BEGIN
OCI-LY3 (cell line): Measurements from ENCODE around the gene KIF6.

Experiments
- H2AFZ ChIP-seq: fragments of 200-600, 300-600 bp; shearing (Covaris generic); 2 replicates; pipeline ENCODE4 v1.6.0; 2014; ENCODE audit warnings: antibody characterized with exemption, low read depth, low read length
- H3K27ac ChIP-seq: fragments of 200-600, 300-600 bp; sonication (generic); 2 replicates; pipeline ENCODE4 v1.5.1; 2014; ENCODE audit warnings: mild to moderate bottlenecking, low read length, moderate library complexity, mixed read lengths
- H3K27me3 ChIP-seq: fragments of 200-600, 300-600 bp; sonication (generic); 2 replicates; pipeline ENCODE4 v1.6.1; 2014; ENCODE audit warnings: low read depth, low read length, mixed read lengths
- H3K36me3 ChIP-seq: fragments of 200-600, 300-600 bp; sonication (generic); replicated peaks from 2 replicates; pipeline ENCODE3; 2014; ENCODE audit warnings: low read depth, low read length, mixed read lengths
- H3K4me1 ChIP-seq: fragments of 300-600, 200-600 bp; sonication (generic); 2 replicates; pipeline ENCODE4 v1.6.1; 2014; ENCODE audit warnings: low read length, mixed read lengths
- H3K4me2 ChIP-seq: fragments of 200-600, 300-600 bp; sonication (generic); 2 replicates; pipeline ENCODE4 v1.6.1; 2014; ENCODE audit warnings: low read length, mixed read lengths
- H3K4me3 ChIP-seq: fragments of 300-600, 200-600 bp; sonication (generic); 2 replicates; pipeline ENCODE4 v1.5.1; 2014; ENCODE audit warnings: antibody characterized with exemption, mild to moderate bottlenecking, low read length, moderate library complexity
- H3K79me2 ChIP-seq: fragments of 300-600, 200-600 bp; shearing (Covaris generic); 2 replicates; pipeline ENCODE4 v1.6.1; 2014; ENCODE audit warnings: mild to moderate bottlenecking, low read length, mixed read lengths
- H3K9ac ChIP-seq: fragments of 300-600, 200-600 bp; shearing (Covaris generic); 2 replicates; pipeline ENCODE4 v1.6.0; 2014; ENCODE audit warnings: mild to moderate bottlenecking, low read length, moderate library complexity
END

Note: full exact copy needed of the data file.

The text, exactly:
OCI-LY3 (cell line): Measurements from ENCODE around the gene KIF6.

Experiments
- H2AFZ ChIP-seq: fragments of 200-600, 300-600 bp; shearing (Covaris generic); 2 replicates; pipeline ENCODE4 v1.6.0; 2014; ENCODE audit warnings: antibody characterized with exemption, low read depth, low read length
- H3K27ac ChIP-seq: fragments of 200-600, 300-600 bp; sonication (generic); 2 replicates; pipeline ENCODE4 v1.5.1; 2014; ENCODE audit warnings: mild to moderate bottlenecking, low read length, moderate library complexity, mixed read lengths
- H3K27me3 ChIP-seq: fragments of 200-600, 300-600 bp; sonication (generic); 2 replicates; pipeline ENCODE4 v1.6.1; 2014; ENCODE audit warnings: low read depth, low read length, mixed read lengths
- H3K36me3 ChIP-seq: fragments of 200-600, 300-600 bp; sonication (generic); replicated peaks from 2 replicates; pipeline ENCODE3; 2014; ENCODE audit warnings: low read depth, low read length, mixed read lengths
- H3K4me1 ChIP-seq: fragments of 300-600, 200-600 bp; sonication (generic); 2 replicates; pipeline ENCODE4 v1.6.1; 2014; ENCODE audit warnings: low read length, mixed read lengths
- H3K4me2 ChIP-seq: fragments of 200-600, 300-600 bp; sonication (generic); 2 replicates; pipeline ENCODE4 v1.6.1; 2014; ENCODE audit warnings: low read length, mixed read lengths
- H3K4me3 ChIP-seq: fragments of 300-600, 200-600 bp; sonication (generic); 2 replicates; pipeline ENCODE4 v1.5.1; 2014; ENCODE audit warnings: antibody characterized with exemption, mild to moderate bottlenecking, low read length, moderate library complexity
- H3K79me2 ChIP-seq: fragments of 300-600, 200-600 bp; shearing (Covaris generic); 2 replicates; pipeline ENCODE4 v1.6.1; 2014; ENCODE audit warnings: mild to moderate bottlenecking, low read length, mixed read lengths
- H3K9ac ChIP-seq: fragments of 300-600, 200-600 bp; shearing (Covaris generic); 2 replicates; pipeline ENCODE4 v1.6.0; 2014; ENCODE audit warnings: mild to moderate bottlenecking, low read length, moderate library complexity